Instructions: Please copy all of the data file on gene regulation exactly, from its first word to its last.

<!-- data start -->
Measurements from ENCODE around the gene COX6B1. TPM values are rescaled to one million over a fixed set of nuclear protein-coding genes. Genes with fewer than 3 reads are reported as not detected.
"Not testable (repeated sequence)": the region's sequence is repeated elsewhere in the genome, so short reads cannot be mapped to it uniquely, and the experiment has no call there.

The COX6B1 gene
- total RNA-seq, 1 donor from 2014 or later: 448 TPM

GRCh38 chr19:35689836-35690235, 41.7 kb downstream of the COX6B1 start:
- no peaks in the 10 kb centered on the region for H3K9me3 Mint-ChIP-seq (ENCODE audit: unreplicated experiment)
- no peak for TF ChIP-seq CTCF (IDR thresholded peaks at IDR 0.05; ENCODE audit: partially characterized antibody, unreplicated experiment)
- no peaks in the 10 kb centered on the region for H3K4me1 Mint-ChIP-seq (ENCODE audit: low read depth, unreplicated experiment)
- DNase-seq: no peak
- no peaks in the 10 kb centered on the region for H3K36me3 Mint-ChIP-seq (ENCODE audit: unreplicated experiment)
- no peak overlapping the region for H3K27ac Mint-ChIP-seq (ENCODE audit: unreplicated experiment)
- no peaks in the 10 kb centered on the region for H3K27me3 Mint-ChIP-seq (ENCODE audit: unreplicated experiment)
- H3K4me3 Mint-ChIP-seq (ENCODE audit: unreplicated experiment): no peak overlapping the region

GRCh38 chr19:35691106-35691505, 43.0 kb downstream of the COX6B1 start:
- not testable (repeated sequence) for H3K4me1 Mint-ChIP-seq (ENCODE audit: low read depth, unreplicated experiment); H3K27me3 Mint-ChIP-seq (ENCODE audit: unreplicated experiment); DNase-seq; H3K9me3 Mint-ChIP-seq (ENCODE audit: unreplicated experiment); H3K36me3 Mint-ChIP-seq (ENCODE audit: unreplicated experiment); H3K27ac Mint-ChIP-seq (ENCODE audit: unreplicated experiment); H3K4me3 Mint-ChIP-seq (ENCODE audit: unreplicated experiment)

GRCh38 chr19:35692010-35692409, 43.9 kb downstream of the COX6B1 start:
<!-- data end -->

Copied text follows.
Measurements from ENCODE around the gene COX6B1. TPM values are rescaled to one million over a fixed set of nuclear protein-coding genes. Genes with fewer than 3 reads are reported as not detected.
"Not testable (repeated sequence)": the region's sequence is repeated elsewhere in the genome, so short reads cannot be mapped to it uniquely, and the experiment has no call there.

The COX6B1 gene
- total RNA-seq, 1 donor from 2014 or later: 448 TPM

GRCh38 chr19:35689836-35690235, 41.7 kb downstream of the COX6B1 start:
- no peaks in the 10 kb centered on the region for H3K9me3 Mint-ChIP-seq (ENCODE audit: unreplicated experiment)
- no peak for TF ChIP-seq CTCF (IDR thresholded peaks at IDR 0.05; ENCODE audit: partially characterized antibody, unreplicated experiment)
- no peaks in the 10 kb centered on the region for H3K4me1 Mint-ChIP-seq (ENCODE audit: low read depth, unreplicated experiment)
- DNase-seq: no peak
- no peaks in the 10 kb centered on the region for H3K36me3 Mint-ChIP-seq (ENCODE audit: unreplicated experiment)
- no peak overlapping the region for H3K27ac Mint-ChIP-seq (ENCODE audit: unreplicated experiment)
- no peaks in the 10 kb centered on the region for H3K27me3 Mint-ChIP-seq (ENCODE audit: unreplicated experiment)
- H3K4me3 Mint-ChIP-seq (ENCODE audit: unreplicated experiment): no peak overlapping the region

GRCh38 chr19:35691106-35691505, 43.0 kb downstream of the COX6B1 start:
- not testable (repeated sequence) for H3K4me1 Mint-ChIP-seq (ENCODE audit: low read depth, unreplicated experiment); H3K27me3 Mint-ChIP-seq (ENCODE audit: unreplicated experiment); DNase-seq; H3K9me3 Mint-ChIP-seq (ENCODE audit: unreplicated experiment); H3K36me3 Mint-ChIP-seq (ENCODE audit: unreplicated experiment); H3K27ac Mint-ChIP-seq (ENCODE audit: unreplicated experiment); H3K4me3 Mint-ChIP-seq (ENCODE audit: unreplicated experiment)

GRCh38 chr19:35692010-35692409, 43.9 kb downstream of the COX6B1 start: